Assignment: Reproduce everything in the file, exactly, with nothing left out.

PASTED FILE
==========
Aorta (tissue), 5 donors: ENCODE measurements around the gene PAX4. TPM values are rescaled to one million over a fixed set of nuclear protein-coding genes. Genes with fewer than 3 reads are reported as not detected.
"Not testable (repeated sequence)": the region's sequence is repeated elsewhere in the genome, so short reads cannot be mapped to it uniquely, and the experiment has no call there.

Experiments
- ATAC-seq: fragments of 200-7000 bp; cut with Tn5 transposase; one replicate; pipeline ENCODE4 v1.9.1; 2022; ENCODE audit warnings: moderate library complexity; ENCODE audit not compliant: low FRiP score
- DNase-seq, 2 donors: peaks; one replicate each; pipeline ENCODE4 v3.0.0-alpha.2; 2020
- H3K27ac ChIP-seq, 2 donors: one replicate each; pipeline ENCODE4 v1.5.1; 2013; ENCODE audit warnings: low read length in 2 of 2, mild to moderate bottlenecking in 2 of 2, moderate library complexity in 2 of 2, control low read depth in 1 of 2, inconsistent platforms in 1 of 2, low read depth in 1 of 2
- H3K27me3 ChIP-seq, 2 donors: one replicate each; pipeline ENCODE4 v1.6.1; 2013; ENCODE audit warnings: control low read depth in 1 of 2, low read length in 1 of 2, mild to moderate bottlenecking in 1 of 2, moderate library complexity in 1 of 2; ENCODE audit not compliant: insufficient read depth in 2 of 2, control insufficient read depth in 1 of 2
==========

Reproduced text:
Aorta (tissue), 5 donors: ENCODE measurements around the gene PAX4. TPM values are rescaled to one million over a fixed set of nuclear protein-coding genes. Genes with fewer than 3 reads are reported as not detected.
"Not testable (repeated sequence)": the region's sequence is repeated elsewhere in the genome, so short reads cannot be mapped to it uniquely, and the experiment has no call there.

Experiments
- ATAC-seq: fragments of 200-7000 bp; cut with Tn5 transposase; one replicate; pipeline ENCODE4 v1.9.1; 2022; ENCODE audit warnings: moderate library complexity; ENCODE audit not compliant: low FRiP score
- DNase-seq, 2 donors: peaks; one replicate each; pipeline ENCODE4 v3.0.0-alpha.2; 2020
- H3K27ac ChIP-seq, 2 donors: one replicate each; pipeline ENCODE4 v1.5.1; 2013; ENCODE audit warnings: low read length in 2 of 2, mild to moderate bottlenecking in 2 of 2, moderate library complexity in 2 of 2, control low read depth in 1 of 2, inconsistent platforms in 1 of 2, low read depth in 1 of 2
- H3K27me3 ChIP-seq, 2 donors: one replicate each; pipeline ENCODE4 v1.6.1; 2013; ENCODE audit warnings: control low read depth in 1 of 2, low read length in 1 of 2, mild to moderate bottlenecking in 1 of 2, moderate library complexity in 1 of 2; ENCODE audit not compliant: insufficient read depth in 2 of 2, control insufficient read depth in 1 of 2